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Why Visit Hungary
which boasts one of the world's most beautiful capital cities: Budapest, the "Pearl of the Danube", whose wonderful panorama is on UNESCO's World Heritage list, where, despite repeated historical disasters which devastated both the people and their heritage, much remains of great value that is worth visiting and getting to know, where 2000-year-old Roman ruins and 400-year-old Turkish monuments can be found side-by-side, not to mention beautiful churches from the Romanesque period in Ják, Lébényszentmiklós, and Pannonhalma, or one-time stately castles in Eger, Sümeg, and Siklós, where magnificent palaces functioning as hotels await tourists in Szirák, Seregélyes, and Nagycenk, to mention only the most famous, where Lake Balaton is located, Central Europe's largest lake, providing a natural paradise for families with small children, where hundreds of therapeutic mineral springs gush up from the depths, helping many thousands to recover their health, where the rich Hungarian folk art and the horse shows which introduce the lifestyle and traditions of the "puszta" (Great Hungarian Plain) attract tens of thousands. And there's something else that keeps bringing visitors back to us - the legendary Hungarian hospitality.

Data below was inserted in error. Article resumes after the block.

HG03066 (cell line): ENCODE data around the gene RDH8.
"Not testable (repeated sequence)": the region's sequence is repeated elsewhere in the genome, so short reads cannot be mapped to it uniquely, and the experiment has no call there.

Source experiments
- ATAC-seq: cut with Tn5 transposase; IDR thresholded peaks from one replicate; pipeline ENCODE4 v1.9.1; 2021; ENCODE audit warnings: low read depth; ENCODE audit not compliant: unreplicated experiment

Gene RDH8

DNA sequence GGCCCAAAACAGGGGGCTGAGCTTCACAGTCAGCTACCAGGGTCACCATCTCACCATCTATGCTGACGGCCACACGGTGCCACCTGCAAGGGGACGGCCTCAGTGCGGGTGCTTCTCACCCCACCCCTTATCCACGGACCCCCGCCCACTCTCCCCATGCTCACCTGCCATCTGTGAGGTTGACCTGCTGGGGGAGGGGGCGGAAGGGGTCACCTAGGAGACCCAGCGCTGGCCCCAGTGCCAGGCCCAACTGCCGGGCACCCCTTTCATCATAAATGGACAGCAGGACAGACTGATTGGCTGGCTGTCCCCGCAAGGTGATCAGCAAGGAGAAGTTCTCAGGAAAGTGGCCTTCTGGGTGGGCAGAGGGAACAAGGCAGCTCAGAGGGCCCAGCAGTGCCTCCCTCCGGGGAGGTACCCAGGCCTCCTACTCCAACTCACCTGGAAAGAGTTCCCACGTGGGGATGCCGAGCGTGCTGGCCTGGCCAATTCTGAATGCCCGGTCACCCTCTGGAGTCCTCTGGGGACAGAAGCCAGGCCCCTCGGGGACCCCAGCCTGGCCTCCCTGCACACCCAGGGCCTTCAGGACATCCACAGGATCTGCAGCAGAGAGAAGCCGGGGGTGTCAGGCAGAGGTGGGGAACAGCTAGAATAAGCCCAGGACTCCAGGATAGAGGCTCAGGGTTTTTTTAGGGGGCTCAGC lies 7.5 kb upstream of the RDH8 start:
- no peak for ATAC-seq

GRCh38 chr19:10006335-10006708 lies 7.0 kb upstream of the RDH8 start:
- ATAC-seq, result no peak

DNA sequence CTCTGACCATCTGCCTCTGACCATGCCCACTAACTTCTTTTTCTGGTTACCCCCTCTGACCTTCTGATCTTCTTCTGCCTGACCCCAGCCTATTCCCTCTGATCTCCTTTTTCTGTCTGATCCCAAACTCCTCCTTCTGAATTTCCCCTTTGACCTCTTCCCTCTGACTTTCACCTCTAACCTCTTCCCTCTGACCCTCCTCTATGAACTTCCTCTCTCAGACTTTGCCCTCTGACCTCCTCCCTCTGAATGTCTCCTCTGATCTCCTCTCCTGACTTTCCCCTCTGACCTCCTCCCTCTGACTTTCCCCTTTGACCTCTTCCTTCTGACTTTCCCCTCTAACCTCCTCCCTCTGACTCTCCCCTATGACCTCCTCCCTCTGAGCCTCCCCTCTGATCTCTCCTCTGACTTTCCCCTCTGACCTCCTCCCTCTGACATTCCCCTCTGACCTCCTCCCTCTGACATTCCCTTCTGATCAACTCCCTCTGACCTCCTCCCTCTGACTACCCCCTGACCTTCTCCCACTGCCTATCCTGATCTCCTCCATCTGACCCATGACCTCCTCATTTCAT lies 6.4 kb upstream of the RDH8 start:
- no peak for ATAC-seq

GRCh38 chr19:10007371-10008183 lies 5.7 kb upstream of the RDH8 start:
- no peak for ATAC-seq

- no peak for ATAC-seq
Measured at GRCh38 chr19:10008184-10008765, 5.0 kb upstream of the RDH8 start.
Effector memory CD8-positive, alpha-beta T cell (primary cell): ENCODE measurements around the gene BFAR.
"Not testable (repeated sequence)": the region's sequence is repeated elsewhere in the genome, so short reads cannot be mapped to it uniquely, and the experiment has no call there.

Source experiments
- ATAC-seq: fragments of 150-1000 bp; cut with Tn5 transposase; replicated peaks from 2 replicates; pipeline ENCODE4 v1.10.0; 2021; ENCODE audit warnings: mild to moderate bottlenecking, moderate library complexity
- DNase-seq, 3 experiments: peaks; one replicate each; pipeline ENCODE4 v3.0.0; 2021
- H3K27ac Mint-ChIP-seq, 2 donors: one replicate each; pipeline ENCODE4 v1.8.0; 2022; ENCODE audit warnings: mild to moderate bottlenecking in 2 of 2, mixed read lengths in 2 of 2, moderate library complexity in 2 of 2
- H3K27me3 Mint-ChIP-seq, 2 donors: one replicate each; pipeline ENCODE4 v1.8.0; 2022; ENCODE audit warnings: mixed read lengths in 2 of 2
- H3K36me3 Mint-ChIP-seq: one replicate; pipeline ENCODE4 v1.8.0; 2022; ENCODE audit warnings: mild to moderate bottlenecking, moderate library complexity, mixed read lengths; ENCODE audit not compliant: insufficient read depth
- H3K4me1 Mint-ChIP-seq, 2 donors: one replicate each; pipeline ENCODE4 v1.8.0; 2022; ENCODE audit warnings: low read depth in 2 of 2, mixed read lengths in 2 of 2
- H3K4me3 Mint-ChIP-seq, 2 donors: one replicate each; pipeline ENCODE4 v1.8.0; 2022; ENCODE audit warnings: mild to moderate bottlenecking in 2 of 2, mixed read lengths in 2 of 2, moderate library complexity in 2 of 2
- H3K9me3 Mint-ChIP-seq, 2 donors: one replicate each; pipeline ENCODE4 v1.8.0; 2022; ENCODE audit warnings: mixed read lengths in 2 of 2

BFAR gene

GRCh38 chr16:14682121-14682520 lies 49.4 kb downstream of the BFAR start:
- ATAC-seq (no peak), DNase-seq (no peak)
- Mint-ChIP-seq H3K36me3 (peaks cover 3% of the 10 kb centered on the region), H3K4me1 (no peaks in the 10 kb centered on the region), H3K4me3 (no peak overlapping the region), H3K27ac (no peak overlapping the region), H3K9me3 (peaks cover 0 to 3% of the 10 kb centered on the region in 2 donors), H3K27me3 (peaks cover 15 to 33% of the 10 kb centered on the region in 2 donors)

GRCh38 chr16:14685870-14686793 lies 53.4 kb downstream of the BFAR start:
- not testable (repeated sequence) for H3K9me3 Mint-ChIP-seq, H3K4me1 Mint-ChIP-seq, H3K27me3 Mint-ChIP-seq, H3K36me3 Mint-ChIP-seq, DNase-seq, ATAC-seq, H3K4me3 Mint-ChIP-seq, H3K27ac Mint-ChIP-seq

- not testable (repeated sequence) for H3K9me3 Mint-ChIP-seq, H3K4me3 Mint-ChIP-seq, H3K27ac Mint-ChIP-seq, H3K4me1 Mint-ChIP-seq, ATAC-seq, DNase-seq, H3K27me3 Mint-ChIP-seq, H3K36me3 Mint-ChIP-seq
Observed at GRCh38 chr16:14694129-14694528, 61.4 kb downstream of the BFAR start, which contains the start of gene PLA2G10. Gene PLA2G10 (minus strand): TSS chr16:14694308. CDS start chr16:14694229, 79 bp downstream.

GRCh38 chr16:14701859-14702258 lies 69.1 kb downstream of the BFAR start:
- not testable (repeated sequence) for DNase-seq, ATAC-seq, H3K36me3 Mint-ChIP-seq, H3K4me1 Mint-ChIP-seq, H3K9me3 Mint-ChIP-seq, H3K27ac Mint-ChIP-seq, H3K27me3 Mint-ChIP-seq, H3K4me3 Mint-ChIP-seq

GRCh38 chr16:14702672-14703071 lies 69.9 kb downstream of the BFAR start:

Budapest is often described as the "Little Paris of Middle Europe", Budapest is famous not only for the monuments reflecting its own 1,000-year-old culture, but also for the relics of others who settled here. Remains from both Roman occupation and much later ruled by the Turks can still be seen in the city. After the Ottoman Empire the union with Austria has a particular influence on the city's form and style.
The capital has two sides, Buda and Pest, stretching along the banks of the Danube, representing two different characters of the city.

Suburban Buda and its historic castle district offer medieval streets and houses, museums, caves and Roman ruins. The dynamic Pest side boasts the largest parliament building in Europe, riverside promenades, flea markets, bookstores, antique stores and café houses. Budapest has a lot to offer. Museums and galleries, churches and synagogues, palaces and historic buildings, baths and pools are presented together with the influence of Secession in the city.

Popular Tourist Sites include:
The Danube - The Danube Bend upstream from Budapest has long been a favorite summer retreat from the humid heat of the capital. Three historic towns draw most of the visitors. A few miles further up river, Szentendre is an old market town originally inhabited by Serbian refugees fleeing from the Turks. Churches had to face east regardless of their position on the streets, producing unusual layouts, and the Serbian house styles added greatly to the village’s charm.

Visegrad - A few miles further upriver, Visegrád was once a royal stronghold, but is now a rather sleepy tourist resort with spectacular views over the Danube. The 15th-century summer palace has been excavated and restored, and the Mátyás Museum in the Salamon Tower displays many archaeological discoveries.